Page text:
How Chelsea beat Wolfsburg: A tale of luck, being clinical and Erin Cuthbert

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For the first time in their UEFA Women’s Champions League history, the reigning English champions beat their nemesis from Germany. With that, Chelsea have progressed into the semifinals where another German team await them. Bayern München, current league leaders in the Frauen Bundesliga.

The story of the quarter-final

Having ridden on the very successful road with what has looked like a 4-4-2 formation with a diamond; Emma Hayes chose the same for the Blues when they stepped out on the pitch last week for the first leg to face Wolfsburg. Sam Kerr and Fran Kirby as the two up front, with Pernille Harder, just behind them as the attacking midfielder. Behind the Dane, we could see Ji So-Yeun, Sophie Ingle and Melanie Leupolz as the trident whose roles was to protect the back four; Jonna Andersson, Magdalena Eriksson, Millie Bright and Niamh Charles. In goal, Ann-Katrin Berger.

Wolfsburg’s squad might have suffered from losses such as Pernille Harder and Sara Björk Gunnarsdottir since the last season. But one can’t be fooled; Stephan Lerch, the Wolves head coach, still is managing a squad stacked with experience, quality and talent. One of the Bundesliga’s top scorers, Ewa Pajor, recently back from a long-term knee injury took place upfront as a lone striker, well backed by Fridolina Rolfö, Alex Popp and Svenja Huth. The Germans defensive midfield was young, super talent Lena Oberdorf and by her side; Ingrid Engen. The back four with Felicitas Rauch, Dominic Janssen, Sara Doorsun and Katrin Hendrich were all ready to see that their goalkeeper, former Paris Saint-Germain player, Katarzyna Kiedrzynek could have a calm day at work.

Chelsea’s luck

Having seen Wolfsburg play, there were no surprise that Rolfö and Huth would play huge parts in the Germans attacking play. Oberdorf behind them, both quality deep playmaker but also a very skilled defensive midfielder, played more than one important role. One was, that together with Engen feed balls up to Rolfö and Huth. The second, to “take care” of former teammate Pernille Harder.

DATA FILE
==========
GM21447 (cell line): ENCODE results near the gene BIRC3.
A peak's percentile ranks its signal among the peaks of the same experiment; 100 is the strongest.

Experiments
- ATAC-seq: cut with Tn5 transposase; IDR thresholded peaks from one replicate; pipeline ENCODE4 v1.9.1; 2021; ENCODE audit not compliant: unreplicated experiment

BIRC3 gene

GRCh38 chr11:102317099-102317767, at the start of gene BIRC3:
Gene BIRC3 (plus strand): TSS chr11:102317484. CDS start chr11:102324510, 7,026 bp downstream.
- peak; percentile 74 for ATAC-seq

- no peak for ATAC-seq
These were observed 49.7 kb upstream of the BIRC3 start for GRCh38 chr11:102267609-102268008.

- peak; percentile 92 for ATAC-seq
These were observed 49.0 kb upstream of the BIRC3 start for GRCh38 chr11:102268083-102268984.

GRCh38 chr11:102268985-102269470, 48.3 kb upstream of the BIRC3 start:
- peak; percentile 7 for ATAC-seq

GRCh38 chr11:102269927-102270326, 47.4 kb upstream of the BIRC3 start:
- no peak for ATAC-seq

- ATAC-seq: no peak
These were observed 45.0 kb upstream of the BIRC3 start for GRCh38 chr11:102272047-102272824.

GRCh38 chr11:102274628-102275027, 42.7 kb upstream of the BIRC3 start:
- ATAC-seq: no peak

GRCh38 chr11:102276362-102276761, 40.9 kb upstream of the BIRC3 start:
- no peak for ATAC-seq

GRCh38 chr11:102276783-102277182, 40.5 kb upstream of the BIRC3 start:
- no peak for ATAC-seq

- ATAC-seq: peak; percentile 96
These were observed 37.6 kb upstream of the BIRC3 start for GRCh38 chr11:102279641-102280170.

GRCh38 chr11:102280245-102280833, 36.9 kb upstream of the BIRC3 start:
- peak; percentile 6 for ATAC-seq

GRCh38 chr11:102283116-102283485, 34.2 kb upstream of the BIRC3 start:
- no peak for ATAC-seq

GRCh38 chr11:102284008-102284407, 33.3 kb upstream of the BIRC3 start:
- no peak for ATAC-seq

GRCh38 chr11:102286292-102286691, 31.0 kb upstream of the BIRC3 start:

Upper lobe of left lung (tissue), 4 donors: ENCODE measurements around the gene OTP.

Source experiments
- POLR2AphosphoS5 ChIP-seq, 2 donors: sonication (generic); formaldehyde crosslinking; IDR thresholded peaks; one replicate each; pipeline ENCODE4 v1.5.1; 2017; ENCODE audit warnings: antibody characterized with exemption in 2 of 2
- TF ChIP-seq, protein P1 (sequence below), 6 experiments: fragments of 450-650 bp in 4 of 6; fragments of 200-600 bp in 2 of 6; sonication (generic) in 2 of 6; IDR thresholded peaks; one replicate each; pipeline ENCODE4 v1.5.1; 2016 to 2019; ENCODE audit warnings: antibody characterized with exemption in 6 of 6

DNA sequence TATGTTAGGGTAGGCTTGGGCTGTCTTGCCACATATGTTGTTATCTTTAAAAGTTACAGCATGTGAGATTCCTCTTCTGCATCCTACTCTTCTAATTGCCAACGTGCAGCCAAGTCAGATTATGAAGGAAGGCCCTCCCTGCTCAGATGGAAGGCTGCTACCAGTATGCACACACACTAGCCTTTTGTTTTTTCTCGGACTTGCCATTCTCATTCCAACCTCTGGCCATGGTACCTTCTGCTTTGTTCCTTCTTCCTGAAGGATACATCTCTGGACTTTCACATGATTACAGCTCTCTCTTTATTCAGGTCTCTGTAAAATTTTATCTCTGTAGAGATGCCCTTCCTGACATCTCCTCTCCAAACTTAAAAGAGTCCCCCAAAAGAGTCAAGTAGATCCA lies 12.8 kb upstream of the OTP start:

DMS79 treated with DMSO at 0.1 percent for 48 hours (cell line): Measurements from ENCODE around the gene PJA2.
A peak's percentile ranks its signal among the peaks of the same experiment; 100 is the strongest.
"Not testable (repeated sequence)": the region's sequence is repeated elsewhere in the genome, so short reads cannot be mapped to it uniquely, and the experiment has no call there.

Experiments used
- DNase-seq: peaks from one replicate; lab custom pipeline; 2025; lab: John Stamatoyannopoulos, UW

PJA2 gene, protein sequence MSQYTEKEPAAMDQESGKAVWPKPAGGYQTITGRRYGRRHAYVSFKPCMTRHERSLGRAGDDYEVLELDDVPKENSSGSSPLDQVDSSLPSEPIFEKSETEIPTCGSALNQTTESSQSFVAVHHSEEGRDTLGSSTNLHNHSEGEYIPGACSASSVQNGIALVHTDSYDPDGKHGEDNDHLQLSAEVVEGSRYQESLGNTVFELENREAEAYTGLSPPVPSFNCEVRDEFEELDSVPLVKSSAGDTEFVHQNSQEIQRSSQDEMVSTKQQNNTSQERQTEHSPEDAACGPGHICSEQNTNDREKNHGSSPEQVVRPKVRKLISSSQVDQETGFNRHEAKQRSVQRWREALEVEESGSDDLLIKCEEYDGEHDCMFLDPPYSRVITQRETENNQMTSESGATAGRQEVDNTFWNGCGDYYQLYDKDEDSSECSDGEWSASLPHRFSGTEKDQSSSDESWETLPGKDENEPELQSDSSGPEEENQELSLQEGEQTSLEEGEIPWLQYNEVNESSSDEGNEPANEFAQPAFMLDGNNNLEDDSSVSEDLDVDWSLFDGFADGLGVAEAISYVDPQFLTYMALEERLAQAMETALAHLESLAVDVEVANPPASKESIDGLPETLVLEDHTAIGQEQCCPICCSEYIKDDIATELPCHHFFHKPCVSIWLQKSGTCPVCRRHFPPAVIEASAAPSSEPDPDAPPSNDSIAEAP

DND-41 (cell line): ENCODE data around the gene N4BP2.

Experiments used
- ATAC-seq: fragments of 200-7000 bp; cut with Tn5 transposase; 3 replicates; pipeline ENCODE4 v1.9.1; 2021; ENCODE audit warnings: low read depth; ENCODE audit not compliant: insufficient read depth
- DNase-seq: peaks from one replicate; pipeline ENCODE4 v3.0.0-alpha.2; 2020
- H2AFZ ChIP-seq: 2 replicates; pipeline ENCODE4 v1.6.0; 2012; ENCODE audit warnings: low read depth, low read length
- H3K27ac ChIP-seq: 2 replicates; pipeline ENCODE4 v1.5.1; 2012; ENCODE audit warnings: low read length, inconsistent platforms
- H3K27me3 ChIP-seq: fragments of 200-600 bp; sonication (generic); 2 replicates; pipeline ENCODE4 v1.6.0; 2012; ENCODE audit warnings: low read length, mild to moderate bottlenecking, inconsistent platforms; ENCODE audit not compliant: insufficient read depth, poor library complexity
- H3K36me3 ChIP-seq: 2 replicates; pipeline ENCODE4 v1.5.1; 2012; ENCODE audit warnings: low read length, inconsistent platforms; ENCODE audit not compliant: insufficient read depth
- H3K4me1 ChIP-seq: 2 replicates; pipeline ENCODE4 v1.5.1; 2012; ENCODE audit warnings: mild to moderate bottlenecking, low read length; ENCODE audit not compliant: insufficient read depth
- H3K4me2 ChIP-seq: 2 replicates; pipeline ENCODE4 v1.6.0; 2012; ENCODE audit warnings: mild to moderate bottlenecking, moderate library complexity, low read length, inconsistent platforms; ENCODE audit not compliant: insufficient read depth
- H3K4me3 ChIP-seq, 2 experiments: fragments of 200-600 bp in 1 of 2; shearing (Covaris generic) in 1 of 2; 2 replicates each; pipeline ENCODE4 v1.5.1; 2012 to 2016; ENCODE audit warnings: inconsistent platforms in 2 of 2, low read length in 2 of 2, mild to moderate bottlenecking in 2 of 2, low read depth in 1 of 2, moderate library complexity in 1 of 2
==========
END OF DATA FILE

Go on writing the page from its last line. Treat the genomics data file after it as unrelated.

One of Chelsea’s many strengths this season has been that the three midfielders behind Harder, have protected their backline well. Few other teams have managed to cause threats for Chelsea down the flanks. Manchester City, with similar players to Rolfö and Huth, such as Chloe Kelly and Lauren Hemp, has been less threatening when the Blues defensive midfield has operated out on the wings.

What Chelsea did not manage in the first leg was to stop Rolfö and Huth from storming down along the sidelines. Wolfsburg had 27 crosses, Huth having 10 of them, challenging Ji and Andersson down her side while going forward. The German titleholders must be disappointed in more than one way to have been knocked out seeing the stats. They had five big chances to score, missing four of them. Berger’s woodwork was hit twice, while 19 out of Wolfburg’s 22 shots, were made from inside the box. The Chelsea keeper also played her part, saving the Blues from concede no less than seven times.

What had been Chelsea’s strength in defense did suddenly not show.

Chelsea being clinical

In this leg, while Wolfsburg furiously attacked, Chelsea in return had six shots, three on target. Two big chances to score. As we all know, the Blues won 2:1. To win a football game, you have to capitalize when you get chances to score. Chelsea did, Wolfsburg did not. What could easily have been taken straight from a fan fiction story, Wolfsburg’s goalkeeper made a sloppy pass. Kirby quickly acted, passed the ball to Kerr who served no other than Harder to score the second after getting the first herself.

Chelsea did not concede on Wolfsburg’s many chances from open play. Neither in the second leg. The penalty Dominic Janssen got to score last week had to come from Chelsea’s backline struggling to handle Huth. Eriksson’s challenge on Huth was unfortunate, but the Swede had no choice. Someone had to stop the winger inside the box.